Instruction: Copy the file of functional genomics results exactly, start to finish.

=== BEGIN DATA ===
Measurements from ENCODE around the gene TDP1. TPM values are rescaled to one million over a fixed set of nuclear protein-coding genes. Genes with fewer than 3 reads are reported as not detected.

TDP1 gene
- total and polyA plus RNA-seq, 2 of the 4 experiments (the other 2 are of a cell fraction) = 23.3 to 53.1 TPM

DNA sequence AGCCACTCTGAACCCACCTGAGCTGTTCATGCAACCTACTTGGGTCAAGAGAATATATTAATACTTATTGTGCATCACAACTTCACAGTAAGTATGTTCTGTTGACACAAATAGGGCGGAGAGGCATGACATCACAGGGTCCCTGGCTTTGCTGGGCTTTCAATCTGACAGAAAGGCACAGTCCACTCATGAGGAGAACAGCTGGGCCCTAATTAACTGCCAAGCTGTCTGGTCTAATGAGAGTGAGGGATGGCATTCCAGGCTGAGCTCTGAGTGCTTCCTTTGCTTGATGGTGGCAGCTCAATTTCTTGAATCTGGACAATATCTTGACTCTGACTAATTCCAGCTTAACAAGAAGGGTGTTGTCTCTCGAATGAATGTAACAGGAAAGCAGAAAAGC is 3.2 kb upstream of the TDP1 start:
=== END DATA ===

Measurements from ENCODE around the gene TDP1. TPM values are rescaled to one million over a fixed set of nuclear protein-coding genes. Genes with fewer than 3 reads are reported as not detected.

TDP1 gene
- total and polyA plus RNA-seq, 2 of the 4 experiments (the other 2 are of a cell fraction) = 23.3 to 53.1 TPM

DNA sequence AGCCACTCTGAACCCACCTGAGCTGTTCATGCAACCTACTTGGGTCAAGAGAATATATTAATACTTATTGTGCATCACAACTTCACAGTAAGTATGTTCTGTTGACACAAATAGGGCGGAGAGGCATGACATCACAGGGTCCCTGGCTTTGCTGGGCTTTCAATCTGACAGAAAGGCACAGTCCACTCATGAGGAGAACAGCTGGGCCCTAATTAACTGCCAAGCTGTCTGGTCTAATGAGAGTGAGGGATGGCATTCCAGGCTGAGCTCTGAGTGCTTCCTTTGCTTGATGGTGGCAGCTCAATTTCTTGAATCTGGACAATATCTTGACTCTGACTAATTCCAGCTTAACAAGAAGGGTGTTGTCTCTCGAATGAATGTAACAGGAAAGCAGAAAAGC is 3.2 kb upstream of the TDP1 start: